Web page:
We all know the importance of wearing sunscreen in the summer months, on holiday especially but what are some of the facts that we may not be as familiar with?
How often should we apply SPF, which factor is best and should we wear it in winter? These are just some of the issues we will be looking at in this article.
Chemical vs Physical
Let’s start with different types of sunscreen. SPF (Sun Protection Factor) can be categorised into Physical or Chemical products. Let’s have a look at what this means.
Physical sunscreen creates a physical barrier that filters out UV rays while chemical sunscreens have ingredients that absorb and scatter the UV rays.
Physical sunscreens you may be familiar with as the type that create a very thick and often white coverage on the skin, the product literally stays on the surface of the skin to deflect and scatter the UV rays, stopping them from penetrating the skin. These sunscreens contain mineral based ingredients like titanium dioxide and zinc oxide.
These sunscreens tend to be much safer for sensitive skins to use as they create less irritation, they are also great for young children and babies.
Chemical sunscreens – people often misinterpret the word “chemical” to mean harmful. In fact, chemical sunscreens simply contain chemical compounds that absorb the UV and then change it into heat which is then released from the skin and scattered. They are not dangerous to use and are effective in protecting the skin from UV damage. Chemical SPF’s often are thinner and easier to apply whilst not remaining visible on the skin, however they may be more likely to cause irritation for sensitive skins due to some of the ingredients.
Will it protect me properly?
When choosing an SPF it is important to make sure that it is “Broad Spectrum”, meaning that it protects you from both UVA and UVB rays of light. UVA and UVB affect the skin in different ways. UVA has the ability to penetrate the skin at a deeper level meaning that damage caused can be more severe and longer lasting. UVB doesn’t necessarily penetrate deeply, they penetrate the outer most layers of the epidermis, but often are the rays responsible for causing surface burns – the typical sunburn you can sometimes get in hot weather. Although these particular rays do not necessarily penetrate the skin at a deep level they can still be responsible for causing long lasting damage. Put simply UVA – A = Ageing, UVB – B= Burn. It is important to note that BOTH types can cause skin cancer. Regardless of SPF value, the packaging should clearly state that it is a broad Spectrum SPF.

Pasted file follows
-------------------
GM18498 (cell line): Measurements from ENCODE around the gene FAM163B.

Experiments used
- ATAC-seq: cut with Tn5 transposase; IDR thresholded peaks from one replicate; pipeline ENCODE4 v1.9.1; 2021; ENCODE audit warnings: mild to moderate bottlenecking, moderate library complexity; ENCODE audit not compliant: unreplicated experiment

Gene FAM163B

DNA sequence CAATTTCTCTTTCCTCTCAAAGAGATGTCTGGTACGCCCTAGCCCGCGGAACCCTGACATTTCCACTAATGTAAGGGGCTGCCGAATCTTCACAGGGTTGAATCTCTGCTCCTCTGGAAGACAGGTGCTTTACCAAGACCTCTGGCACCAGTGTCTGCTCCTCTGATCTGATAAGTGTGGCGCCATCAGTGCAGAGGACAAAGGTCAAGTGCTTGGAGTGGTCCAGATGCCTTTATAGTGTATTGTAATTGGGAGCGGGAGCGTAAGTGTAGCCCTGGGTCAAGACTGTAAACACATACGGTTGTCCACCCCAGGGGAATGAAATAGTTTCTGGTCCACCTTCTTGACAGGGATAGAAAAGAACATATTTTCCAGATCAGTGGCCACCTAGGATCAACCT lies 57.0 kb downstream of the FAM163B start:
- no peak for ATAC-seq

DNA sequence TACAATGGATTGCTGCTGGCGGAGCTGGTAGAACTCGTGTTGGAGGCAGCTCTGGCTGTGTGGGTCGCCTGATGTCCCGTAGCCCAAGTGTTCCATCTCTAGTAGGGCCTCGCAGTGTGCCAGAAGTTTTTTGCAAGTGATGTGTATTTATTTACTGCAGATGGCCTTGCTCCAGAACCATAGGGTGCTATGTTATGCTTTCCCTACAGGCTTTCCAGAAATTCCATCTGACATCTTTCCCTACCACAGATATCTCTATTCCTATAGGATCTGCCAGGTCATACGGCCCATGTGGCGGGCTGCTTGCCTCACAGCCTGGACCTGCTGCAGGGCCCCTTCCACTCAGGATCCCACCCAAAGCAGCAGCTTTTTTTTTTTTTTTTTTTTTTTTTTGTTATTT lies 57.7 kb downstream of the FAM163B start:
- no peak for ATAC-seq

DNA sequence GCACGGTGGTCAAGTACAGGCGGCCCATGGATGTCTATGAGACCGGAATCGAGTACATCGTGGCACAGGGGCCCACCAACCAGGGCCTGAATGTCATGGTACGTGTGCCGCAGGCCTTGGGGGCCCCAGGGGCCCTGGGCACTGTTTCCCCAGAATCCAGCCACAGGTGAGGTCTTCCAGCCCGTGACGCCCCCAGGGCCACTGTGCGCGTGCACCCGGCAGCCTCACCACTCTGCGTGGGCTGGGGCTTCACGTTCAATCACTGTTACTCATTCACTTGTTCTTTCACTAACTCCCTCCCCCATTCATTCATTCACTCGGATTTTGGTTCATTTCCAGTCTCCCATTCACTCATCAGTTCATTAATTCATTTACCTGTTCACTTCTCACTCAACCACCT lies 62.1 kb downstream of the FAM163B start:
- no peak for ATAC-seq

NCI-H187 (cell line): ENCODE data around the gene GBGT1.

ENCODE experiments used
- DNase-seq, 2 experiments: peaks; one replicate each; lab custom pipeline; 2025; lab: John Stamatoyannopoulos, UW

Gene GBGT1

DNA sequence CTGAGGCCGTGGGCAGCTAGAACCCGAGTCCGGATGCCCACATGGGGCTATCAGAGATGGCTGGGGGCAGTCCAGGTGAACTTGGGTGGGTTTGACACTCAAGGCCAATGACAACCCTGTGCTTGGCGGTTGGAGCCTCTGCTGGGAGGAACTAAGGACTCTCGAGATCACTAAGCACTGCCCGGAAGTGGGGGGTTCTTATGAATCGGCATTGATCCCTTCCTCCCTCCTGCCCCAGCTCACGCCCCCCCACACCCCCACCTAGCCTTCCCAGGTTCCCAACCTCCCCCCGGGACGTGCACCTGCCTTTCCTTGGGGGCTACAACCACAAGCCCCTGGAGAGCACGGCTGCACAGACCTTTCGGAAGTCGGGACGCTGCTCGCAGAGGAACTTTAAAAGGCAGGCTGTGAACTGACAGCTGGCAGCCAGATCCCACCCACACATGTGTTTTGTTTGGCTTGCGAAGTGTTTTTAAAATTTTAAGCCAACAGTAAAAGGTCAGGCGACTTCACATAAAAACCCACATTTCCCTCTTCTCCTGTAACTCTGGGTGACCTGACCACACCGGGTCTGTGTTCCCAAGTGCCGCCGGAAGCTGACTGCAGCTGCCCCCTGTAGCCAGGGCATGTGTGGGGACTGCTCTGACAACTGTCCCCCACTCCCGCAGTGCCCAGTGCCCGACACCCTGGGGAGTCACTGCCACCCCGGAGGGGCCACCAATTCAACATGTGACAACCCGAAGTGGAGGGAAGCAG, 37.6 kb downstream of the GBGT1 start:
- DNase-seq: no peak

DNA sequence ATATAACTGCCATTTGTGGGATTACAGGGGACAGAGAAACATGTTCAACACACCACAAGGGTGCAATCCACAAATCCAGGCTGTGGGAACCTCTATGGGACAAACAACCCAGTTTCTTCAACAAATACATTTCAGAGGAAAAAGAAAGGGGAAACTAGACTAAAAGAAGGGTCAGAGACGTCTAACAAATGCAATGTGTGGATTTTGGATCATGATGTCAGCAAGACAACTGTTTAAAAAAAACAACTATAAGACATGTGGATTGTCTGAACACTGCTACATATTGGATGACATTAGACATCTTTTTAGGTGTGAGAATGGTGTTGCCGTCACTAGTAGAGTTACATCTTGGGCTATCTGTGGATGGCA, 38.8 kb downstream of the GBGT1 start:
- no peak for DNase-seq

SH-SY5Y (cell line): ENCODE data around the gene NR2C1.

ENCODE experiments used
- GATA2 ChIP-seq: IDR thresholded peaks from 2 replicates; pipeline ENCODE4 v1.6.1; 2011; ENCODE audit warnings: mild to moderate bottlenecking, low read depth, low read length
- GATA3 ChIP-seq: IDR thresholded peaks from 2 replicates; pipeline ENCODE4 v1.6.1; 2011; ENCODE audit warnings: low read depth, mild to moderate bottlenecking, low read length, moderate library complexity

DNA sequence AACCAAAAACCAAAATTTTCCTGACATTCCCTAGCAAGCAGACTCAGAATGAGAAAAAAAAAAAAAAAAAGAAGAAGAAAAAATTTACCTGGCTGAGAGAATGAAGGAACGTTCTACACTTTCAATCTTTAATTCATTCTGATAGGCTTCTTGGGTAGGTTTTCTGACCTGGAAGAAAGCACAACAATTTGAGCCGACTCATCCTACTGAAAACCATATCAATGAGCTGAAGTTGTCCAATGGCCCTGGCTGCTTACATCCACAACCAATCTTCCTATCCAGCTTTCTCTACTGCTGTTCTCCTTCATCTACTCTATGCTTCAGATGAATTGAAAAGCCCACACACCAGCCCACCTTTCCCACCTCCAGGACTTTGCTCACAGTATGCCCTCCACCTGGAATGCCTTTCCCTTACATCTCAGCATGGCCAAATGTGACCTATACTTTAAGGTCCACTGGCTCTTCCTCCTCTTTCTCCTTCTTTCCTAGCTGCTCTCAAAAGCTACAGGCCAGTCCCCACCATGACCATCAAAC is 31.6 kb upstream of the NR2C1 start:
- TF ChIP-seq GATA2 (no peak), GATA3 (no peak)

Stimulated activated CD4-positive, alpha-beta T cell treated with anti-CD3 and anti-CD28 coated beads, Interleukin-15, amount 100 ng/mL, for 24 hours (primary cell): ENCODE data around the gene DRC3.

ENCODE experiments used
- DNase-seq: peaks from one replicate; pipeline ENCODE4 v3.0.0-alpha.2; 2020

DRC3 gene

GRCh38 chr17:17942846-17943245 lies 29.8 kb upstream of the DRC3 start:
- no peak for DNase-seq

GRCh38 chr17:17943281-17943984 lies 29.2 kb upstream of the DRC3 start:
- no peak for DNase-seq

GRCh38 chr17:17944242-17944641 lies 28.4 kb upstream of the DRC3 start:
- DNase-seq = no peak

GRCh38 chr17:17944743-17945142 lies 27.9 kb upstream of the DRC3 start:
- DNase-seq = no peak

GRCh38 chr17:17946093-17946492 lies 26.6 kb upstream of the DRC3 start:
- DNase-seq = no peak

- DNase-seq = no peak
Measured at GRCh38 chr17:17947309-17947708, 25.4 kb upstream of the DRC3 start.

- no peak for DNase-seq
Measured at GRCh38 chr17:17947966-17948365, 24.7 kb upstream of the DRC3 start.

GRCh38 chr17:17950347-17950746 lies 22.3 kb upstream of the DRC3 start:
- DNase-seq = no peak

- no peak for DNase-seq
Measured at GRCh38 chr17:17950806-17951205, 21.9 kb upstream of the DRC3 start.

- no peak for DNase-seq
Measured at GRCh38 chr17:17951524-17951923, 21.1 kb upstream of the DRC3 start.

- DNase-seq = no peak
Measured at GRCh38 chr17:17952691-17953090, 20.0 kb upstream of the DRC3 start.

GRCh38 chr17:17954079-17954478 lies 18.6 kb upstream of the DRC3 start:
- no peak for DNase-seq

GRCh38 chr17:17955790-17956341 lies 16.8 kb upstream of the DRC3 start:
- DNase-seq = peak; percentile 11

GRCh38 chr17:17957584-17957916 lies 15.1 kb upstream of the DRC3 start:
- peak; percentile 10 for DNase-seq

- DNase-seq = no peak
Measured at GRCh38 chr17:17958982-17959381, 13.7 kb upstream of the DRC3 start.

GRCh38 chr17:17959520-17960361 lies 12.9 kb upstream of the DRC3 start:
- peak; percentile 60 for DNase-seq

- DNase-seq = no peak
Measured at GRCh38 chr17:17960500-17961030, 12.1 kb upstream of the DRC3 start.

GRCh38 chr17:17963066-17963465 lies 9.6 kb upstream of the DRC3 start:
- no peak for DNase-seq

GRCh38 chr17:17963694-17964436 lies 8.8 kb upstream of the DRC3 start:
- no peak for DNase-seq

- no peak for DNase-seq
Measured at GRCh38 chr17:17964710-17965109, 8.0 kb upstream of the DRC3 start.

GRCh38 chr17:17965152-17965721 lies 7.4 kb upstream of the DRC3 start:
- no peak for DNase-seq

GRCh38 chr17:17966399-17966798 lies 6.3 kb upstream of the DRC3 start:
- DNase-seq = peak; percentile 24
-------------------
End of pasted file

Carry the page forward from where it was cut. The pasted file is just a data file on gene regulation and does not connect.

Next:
Higher Factor = better protection?
This then takes us on to the next point and something that can also often be misunderstood; the level of coverage in the SPF you are using. It is a myth that a factor 30 SPF will give you twice the protection of a factor 15 product. Studies show that using SPF15 filters 93% of damaging sun rays, SPF30 filters 97% and SPF50 filters 98%. Using an SPF30 will give you a high amount of coverage without being too thick, as some higher factor creams often are. Importantly, it must be added that these have to be reapplied in order to maintain the level of coverage throughout the day. Application every 2-3 hours would be optimal in summer months. More frequently if you are swimming or taking part in activity that causes you to sweat.
I’m dark skinned, I don’t need it!
All skin, irrespective of ethnicity or Fitzpatrick, needs to be protected from the damaging UV rays. Skin with high pigmentation does offer more natural protection against UV but all skin is vulnerable to skin cancers and to the premature ageing effects of the sun.
Do I wear it all year round?
The sun’s UV rays can cause damage to your skin all year round. Sunscreen should be applied to exposed skin, and especially the face, 365 days of the year.
Surfaces such as water, sand, concrete, grass, snow and ice reflect the sunlight onto your skin, giving you an even larger dose of the sun’s rays. So, protect your skin optimally from UV rays every day, regardless of the season.
One thing that we see a lot of within clinic is the presentation of pigmentation on the right-hand side of the face, which is often linked to clients who may spend a lot of time driving. Glass effectively blocks UVB rays but it still allows UVA rays to penetrate. Damaging rays can therefore reach your skin if you sit near a window, are in a car, or on a train. UV exposure is cumulative, and research shows that skin exposed to UV through office or car windows can cause long term significant skin damage. It is therefore important that if you do commute regularly, you must wear SPF when doing so.